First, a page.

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Logistics professional and trucks powering the supply chain

Supply Chain vs Logistics

Since the global supply chain rocketed into the mainstream news, the public has worked to make sense of the field and its terminology. 

The difference between supply chain and logistics is a particularly common source of confusion. Reporters and industry professionals use the terms interchangeably, leading many people to assume they’re the same.

While the two fields are interrelated, several key differences are important to understand. Whether you’re interested in a supply chain management career or just want to be more informed, here’s what you need to know.

What is the relationship between supply chain and logistics?

Most non-professionals use “logistics” when talking about how to make something happen—I’ll handle the logistics of the Aspen trip. In supply chain—and commerce more broadly—logistics refers specifically to the storage, movement, and positioning of goods and materials.

According to the Chartered Institute of Procurement and Supply, the supply chain process encompasses all steps necessary to deliver a consumer product. That includes:

  • Production planning: Determining what supplies will be necessary and when
  • Procurement: Finding and acquiring supplies
  • Inbound logistics: Delivering raw materials from a point of origin to the manufacturer
  • Warehousing: Storing supplies before and after manufacturing
  • Outbound logistics: Delivering products to retailers
  • Order fulfillment: Ensuring the end-user receives the finished product

Logistics at each stage keep the supply chain moving forward.

What are the differences between supply chain and logistics?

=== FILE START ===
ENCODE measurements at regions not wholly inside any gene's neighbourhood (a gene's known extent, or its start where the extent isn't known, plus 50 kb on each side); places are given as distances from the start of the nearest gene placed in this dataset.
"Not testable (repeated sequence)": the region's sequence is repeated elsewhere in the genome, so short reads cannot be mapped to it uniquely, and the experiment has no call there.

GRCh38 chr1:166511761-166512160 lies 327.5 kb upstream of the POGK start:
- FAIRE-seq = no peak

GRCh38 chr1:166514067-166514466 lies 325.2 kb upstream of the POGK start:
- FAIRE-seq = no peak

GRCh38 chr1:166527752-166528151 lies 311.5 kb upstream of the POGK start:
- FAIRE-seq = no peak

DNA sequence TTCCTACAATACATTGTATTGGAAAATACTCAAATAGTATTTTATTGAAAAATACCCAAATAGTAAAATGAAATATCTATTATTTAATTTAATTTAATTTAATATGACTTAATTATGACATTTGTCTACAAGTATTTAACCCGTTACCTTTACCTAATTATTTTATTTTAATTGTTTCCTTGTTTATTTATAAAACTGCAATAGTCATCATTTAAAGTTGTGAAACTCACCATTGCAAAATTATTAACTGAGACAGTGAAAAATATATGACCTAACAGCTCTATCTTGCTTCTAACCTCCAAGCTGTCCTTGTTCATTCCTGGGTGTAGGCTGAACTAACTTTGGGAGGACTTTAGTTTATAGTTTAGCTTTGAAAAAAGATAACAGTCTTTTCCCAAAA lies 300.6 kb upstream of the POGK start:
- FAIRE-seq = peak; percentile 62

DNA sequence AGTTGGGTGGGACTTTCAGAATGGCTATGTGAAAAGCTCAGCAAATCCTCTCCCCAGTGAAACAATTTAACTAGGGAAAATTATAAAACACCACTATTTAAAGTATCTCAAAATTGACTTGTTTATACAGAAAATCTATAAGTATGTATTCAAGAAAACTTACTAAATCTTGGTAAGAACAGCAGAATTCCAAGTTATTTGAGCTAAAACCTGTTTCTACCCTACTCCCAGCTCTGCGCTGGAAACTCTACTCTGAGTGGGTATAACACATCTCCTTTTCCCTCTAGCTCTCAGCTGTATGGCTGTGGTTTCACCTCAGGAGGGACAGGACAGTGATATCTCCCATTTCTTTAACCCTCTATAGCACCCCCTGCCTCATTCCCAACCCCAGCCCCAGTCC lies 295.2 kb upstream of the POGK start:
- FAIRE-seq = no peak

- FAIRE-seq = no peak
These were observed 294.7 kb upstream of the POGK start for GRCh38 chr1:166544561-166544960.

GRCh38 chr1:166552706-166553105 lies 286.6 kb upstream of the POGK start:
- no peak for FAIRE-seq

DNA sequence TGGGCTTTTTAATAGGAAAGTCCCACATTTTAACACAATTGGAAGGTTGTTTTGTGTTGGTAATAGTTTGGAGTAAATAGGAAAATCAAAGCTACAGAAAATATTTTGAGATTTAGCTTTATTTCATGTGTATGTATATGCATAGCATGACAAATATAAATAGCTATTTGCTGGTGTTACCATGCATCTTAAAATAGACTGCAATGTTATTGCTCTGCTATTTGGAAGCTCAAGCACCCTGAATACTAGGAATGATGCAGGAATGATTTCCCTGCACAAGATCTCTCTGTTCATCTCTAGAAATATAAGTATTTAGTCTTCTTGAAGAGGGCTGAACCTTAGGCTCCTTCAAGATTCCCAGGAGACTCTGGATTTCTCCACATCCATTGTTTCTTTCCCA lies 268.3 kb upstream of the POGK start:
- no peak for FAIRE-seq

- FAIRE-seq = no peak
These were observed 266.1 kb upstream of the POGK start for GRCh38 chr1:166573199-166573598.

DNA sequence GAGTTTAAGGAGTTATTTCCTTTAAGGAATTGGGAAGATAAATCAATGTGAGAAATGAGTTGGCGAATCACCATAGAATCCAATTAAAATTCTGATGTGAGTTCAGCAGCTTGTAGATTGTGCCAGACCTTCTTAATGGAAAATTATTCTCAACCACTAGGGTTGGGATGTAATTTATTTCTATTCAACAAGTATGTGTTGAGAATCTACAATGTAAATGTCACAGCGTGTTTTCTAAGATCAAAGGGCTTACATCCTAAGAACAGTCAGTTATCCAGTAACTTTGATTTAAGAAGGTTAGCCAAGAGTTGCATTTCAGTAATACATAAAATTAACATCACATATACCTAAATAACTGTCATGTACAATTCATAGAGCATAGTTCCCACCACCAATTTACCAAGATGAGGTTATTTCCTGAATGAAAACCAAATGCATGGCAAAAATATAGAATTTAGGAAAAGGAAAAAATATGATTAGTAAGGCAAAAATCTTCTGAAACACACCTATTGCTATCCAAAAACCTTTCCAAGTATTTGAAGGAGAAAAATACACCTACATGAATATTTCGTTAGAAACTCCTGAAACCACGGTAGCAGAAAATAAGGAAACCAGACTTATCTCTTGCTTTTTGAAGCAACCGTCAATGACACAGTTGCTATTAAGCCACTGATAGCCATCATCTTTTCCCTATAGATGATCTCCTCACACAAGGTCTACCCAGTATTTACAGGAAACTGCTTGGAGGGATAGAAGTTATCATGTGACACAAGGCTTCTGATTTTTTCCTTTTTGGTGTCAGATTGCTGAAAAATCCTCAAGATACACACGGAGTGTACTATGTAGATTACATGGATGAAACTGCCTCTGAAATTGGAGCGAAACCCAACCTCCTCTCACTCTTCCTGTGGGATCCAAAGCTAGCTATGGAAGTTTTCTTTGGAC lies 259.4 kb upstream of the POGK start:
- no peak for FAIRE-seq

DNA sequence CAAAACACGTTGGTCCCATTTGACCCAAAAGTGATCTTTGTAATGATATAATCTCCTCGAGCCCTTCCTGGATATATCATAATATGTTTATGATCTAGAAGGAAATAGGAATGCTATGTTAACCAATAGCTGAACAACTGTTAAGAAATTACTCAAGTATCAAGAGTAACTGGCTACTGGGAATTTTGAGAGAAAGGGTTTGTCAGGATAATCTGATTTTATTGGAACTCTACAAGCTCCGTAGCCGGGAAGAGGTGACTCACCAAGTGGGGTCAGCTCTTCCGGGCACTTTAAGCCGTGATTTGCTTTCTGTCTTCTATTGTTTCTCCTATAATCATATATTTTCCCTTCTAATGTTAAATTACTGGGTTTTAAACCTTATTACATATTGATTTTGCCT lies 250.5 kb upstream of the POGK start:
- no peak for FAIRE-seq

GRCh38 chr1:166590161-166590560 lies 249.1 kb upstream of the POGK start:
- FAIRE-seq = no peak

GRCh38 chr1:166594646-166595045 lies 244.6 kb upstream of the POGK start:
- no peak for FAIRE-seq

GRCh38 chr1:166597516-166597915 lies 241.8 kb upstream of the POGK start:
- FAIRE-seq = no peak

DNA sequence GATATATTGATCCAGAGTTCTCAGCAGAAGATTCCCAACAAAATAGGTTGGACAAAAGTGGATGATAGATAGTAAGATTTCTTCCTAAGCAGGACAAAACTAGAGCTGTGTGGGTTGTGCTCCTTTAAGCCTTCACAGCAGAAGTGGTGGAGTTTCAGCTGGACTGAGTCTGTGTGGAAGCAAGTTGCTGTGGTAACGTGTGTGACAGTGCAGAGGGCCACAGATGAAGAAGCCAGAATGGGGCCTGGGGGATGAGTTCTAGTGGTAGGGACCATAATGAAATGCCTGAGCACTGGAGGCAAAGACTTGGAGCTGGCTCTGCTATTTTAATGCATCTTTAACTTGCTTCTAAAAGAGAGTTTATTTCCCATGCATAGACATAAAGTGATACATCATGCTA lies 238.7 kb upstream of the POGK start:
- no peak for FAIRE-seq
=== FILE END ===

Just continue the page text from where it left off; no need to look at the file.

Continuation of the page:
Supply chain has broader scope than logistics:

  • Supply chain is about creating an uninterrupted, cost-effective flow between consumer demand and the delivery of finished goods.
  • Logistics is about planning and organizing operations to ensure supply chain and commerce processes run smoothly.

A supply chain manager’s (SCM)  goal is to drive performance and gain competitive advantage. SCMs align business processes within a company and with third-party suppliers. They develop strategies and lead initiatives to reduce time and money waste, while ensuring supply keeps up with demand.

Logistics focuses more on mechanics. A logistics professional is responsible for getting supplies from Point A to Point B, on time and within budget. They strive to meet or exceed customer expectations for delivery. Priorities are clear communication, proactive contract negotiation, and monitoring of transportation activity.

In general, the same logistics practices keep the supply chain moving forward, but there are multiple steps involved in the supply chain. These steps distinguish supply chain jobs from logistics roles.

Does supply chain fall under logistics?

No; it’s actually the other way around—logistics falls under supply chain. Supply chain management includes logistics but extends further, incorporating more of the end-to-end between manufacturer and consumer.

What kind of jobs are in supply chain and logistics?

Supply chain and logistics professionals are in high demand. Some blurring still exists between the two fields, so training and experience in one area typically translates well to the other. Job descriptions may vary between organizations, so always check requirements before applying.

Supply chain management

To bring a finished product to the consumer, the supply chain manager (SCM) has to coordinate a vast network of relationships. Supply chain managers develop partnerships with distributors, transportation providers, and many others parties.

Supply chain managers are experts at:

  • Demand planning: Coordinating the supply chain based on consumer needs
  • Strategy development: Increasing production and delivery speed without sacrificing quality or reliability
  • Relationship building: Negotiating and maintaining contracts that strengthen their company’s bottom line

The average salary for supply chain managers is $87,261 per year, according to Glassdoor. As in other supply chain fields, demand for these skilled professionals continues to grow.

Logistics management